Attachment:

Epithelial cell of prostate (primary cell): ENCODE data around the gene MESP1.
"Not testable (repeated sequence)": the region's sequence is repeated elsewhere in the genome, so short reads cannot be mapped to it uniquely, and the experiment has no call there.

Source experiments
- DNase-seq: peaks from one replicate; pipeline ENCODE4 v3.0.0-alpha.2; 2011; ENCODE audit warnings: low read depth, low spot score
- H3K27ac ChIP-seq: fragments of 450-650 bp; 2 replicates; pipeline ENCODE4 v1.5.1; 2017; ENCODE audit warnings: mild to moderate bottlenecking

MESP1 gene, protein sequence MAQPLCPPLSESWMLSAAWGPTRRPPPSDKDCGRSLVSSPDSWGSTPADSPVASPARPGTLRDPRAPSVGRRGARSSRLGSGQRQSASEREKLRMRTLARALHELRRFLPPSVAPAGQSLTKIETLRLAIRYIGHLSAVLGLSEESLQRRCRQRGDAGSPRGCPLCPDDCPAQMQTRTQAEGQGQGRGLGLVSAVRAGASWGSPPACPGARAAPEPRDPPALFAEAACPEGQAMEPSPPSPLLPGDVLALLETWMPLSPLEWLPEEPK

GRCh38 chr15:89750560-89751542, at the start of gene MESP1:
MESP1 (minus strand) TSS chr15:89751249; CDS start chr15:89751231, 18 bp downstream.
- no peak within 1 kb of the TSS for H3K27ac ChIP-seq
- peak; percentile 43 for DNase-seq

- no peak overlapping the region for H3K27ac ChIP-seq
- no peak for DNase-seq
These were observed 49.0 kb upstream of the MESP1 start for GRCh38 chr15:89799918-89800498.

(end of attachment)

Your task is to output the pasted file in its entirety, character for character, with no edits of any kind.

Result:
Epithelial cell of prostate (primary cell): ENCODE data around the gene MESP1.
"Not testable (repeated sequence)": the region's sequence is repeated elsewhere in the genome, so short reads cannot be mapped to it uniquely, and the experiment has no call there.

Source experiments
- DNase-seq: peaks from one replicate; pipeline ENCODE4 v3.0.0-alpha.2; 2011; ENCODE audit warnings: low read depth, low spot score
- H3K27ac ChIP-seq: fragments of 450-650 bp; 2 replicates; pipeline ENCODE4 v1.5.1; 2017; ENCODE audit warnings: mild to moderate bottlenecking

MESP1 gene, protein sequence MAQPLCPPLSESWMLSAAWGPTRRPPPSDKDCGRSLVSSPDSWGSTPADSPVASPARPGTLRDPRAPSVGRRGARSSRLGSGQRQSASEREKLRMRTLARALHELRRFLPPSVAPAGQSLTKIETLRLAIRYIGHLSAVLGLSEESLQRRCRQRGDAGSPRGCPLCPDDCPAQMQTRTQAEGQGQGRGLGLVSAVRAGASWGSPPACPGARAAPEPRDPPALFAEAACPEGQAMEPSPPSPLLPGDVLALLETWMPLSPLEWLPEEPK

GRCh38 chr15:89750560-89751542, at the start of gene MESP1:
MESP1 (minus strand) TSS chr15:89751249; CDS start chr15:89751231, 18 bp downstream.
- no peak within 1 kb of the TSS for H3K27ac ChIP-seq
- peak; percentile 43 for DNase-seq

- no peak overlapping the region for H3K27ac ChIP-seq
- no peak for DNase-seq
These were observed 49.0 kb upstream of the MESP1 start for GRCh38 chr15:89799918-89800498.